The history of tents. Today tents are an essential piece of equipment for any sort of light weight continual travel, whether it be hiking, camping or overlanding. Across the globe tents are used to shelter armies, to protect recreational campers, to keep mountaineers warm and generally to aid comfort and survival.

Prospectors tent in 19th Century America. https://commons.wikimedia.org/wiki/File:Sutlers_tent_petersburg_01730v.jpg

Over time, the idea of a tent has become synonymous with the idea of ‘the outdoors’ and with ‘nature’, however the first tents served as homes to the people that erected them, and the lightweight and component based structure of tents suited the nomadic lifestyle of early humans.

Reconstruction of an Iron Age Tent.
https://commons.wikimedia.org/wiki/File:Asparn_Zaya_Altsteinzeit_Jurte.JPG

Tents are a continuation and an evolution of earlier structures that were originally built using animal hide, animal bones and tree branches. Bones from massive Woolly Mammoths were used as support materials to build shelters, by both Neanderthals and early humans during the ice age. The oldest known example of this type of shelter was found in Moldova and dates to around 40,000 BC. More than seventy examples of these shelters have been discovered, mainly on the Russian Plane. These huts were all circular and ranged in size from between 8 to 24 square metres. Some of these dwellings were located in proximity to each other, and where this was the case were spaced from 1 meter to 20 meters apart, depending on the terrain.

Reconstruction of a leather Roman Army Tent.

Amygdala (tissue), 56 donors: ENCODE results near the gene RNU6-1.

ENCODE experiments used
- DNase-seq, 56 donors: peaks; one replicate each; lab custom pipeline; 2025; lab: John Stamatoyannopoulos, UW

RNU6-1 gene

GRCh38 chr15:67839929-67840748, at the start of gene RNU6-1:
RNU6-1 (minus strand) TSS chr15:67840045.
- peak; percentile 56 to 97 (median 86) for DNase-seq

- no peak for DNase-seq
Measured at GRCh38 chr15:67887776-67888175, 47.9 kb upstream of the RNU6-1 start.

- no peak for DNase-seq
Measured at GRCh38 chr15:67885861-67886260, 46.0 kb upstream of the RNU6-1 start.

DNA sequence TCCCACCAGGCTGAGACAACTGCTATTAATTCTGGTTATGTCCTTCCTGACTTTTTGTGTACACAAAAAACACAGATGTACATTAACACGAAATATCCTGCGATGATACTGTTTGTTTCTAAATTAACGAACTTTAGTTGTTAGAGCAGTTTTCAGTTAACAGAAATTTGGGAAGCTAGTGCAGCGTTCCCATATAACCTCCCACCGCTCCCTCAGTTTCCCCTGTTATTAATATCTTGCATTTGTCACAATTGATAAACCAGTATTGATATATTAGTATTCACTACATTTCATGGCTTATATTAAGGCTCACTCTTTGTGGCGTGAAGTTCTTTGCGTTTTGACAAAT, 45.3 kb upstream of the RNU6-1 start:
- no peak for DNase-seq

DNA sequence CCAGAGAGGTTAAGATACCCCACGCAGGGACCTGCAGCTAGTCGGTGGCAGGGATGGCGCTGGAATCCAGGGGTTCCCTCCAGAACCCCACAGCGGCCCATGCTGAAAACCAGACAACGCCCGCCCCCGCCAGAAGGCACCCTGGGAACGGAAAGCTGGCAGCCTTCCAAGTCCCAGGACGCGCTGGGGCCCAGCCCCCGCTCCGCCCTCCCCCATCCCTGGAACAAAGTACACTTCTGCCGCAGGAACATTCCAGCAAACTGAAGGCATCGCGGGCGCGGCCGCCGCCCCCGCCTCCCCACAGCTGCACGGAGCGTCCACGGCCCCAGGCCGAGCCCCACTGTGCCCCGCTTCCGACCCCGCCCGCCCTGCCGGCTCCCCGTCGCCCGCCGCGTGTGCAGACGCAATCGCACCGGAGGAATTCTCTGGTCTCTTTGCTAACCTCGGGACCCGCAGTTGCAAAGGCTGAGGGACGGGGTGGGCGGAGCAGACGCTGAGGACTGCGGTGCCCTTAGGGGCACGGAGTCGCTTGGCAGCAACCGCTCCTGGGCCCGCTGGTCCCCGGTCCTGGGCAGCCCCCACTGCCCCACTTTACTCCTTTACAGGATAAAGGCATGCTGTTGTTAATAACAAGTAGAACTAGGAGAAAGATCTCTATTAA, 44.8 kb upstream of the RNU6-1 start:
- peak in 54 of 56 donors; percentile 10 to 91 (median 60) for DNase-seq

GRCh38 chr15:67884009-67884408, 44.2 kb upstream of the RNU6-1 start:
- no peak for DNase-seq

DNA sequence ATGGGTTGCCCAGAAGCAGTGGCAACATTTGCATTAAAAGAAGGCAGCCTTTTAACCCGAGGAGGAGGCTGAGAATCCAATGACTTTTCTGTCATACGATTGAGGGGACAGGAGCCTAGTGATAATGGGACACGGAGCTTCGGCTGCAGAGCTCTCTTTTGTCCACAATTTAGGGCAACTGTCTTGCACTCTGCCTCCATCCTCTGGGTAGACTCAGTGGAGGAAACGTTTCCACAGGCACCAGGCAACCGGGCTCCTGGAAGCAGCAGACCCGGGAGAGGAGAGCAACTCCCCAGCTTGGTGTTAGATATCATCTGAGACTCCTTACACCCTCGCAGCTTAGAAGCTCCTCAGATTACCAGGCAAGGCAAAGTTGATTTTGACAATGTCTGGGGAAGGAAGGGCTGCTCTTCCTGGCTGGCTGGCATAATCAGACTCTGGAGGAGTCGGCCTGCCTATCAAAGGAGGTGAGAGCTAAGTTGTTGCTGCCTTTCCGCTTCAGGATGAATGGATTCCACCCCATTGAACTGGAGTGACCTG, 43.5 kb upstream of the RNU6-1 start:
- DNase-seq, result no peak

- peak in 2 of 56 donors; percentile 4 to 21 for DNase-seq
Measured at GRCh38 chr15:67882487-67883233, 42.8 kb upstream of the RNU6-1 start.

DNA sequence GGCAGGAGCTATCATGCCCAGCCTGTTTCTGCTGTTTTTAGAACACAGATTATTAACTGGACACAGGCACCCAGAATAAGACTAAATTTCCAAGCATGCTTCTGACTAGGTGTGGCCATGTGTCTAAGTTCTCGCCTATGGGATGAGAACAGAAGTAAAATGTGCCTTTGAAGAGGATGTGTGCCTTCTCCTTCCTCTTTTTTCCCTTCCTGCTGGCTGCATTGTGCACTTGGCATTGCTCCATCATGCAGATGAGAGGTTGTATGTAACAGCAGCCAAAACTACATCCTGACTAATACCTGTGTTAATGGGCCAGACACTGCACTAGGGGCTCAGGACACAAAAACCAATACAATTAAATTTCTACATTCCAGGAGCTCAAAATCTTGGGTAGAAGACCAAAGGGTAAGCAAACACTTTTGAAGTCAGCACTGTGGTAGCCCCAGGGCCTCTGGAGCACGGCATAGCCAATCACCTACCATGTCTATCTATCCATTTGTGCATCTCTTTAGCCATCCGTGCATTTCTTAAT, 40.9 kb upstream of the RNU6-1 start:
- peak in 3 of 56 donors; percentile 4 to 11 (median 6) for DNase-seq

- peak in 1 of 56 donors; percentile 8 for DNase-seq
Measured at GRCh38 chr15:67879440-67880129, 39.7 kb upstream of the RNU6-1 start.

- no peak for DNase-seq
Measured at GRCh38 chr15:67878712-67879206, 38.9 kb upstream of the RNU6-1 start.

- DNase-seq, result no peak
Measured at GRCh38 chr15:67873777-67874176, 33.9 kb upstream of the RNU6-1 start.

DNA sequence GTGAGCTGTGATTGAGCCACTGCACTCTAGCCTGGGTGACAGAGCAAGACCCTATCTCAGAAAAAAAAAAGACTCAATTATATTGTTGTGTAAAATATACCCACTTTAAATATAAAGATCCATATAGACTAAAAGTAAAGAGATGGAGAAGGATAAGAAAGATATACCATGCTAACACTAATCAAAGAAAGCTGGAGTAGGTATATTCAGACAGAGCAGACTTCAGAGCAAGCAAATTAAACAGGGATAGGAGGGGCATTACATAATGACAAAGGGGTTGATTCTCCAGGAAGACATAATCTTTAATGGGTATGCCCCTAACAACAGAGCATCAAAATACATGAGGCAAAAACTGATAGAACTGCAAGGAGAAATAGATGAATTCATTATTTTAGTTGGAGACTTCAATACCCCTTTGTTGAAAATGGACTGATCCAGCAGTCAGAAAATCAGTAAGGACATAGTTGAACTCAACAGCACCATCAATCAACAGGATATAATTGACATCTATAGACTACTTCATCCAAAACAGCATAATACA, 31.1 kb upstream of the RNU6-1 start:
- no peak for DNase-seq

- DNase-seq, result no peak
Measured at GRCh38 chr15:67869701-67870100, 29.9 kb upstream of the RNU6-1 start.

https://commons.wikimedia.org/wiki/File:Lederzelt492.JPG

Large Mammoth bones were used to support and serve as foundation and the curved tusks were used to support an entrance gap, both bones and tusks were likely used to support the animal hide roofs. There is evidence that some of these huts had a space to light a fire, and that bones were used as food (in a time when wood was very scarce). Archaeologists belive that though some of these bones may have come from animals killed by humans or neanderthals but bones in some of the shelters had differences in age of several thousand years, suggesting that the building materials were rather the collected remains of animals that had died many hundreds of years previously. These bones were not only used to make shelter but also served as a material from which tools , decoration, furniture and even musical instruments were hewn.

Tipi’s have been used by nomadic tribes for millennia.
Photo: Nicolas Genoud, www.gekoexpeditions.com

Tents that look a lot more similar to our modern idea of a tent have been used at least as far back as the early Iron Age and probably a lot longer. Tents are also mentioned in the Bible, notably in Genesis 4:20 Jabal is described as ‘the first to live in tents and raise sheep and goats’. And in Isaiah 54:2 indicates how important the tent was in early societies:”Enlarge the place of your tent, and let them stretch forth the curtains of your habitations: spare not, lengthen your cords, and strengthen your stakes.”

Yurts have been used as dwellings in Asia for over 3,000 years. https://commons.wikimedia.org/wiki/File:Kyrgyzsk%C3%A1_jurta,_Song-k%C3%B6l.jpg

All early tents were made from animal hide or leather, using wooden supports, ropes and wooden stakes support, and this basic design and construction method did not significantly change for 40 or 50 thousand years.

The tents used by the Roman Army were also normally made of leather, and enough is known about the designs that some good examples of this type of tent have been built in modern times, most frequently by modern re-enactors. A wide variety of tent styles and sizes were used by the Roman Army from the ‘Contubernium’ an 8 man group tent , a 3M square tent which was about 1.5M tall and slept 8 soldiers.

A Modern tunnel tent. Photo: Nicolas Genoud, www.gekoexpeditions.com